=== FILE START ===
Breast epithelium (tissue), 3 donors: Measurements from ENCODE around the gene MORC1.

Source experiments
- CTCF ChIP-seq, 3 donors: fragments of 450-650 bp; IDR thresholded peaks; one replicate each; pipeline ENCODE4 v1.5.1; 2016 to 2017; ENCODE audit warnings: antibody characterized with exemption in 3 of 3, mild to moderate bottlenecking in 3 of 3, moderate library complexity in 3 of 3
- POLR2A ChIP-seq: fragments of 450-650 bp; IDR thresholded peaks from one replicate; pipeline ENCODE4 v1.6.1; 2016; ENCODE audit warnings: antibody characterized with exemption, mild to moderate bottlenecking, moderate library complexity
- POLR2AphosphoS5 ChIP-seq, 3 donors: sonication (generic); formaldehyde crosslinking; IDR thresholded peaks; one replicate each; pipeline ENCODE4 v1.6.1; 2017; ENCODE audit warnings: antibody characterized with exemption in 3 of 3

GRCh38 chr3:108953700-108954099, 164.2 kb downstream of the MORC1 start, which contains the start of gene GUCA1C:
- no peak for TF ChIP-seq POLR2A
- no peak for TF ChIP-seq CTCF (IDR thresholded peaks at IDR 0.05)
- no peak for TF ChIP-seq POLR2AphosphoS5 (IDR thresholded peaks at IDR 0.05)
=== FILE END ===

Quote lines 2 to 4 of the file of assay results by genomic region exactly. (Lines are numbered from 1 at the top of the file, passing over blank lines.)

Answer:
Source experiments
- CTCF ChIP-seq, 3 donors: fragments of 450-650 bp; IDR thresholded peaks; one replicate each; pipeline ENCODE4 v1.5.1; 2016 to 2017; ENCODE audit warnings: antibody characterized with exemption in 3 of 3, mild to moderate bottlenecking in 3 of 3, moderate library complexity in 3 of 3
- POLR2A ChIP-seq: fragments of 450-650 bp; IDR thresholded peaks from one replicate; pipeline ENCODE4 v1.6.1; 2016; ENCODE audit warnings: antibody characterized with exemption, mild to moderate bottlenecking, moderate library complexity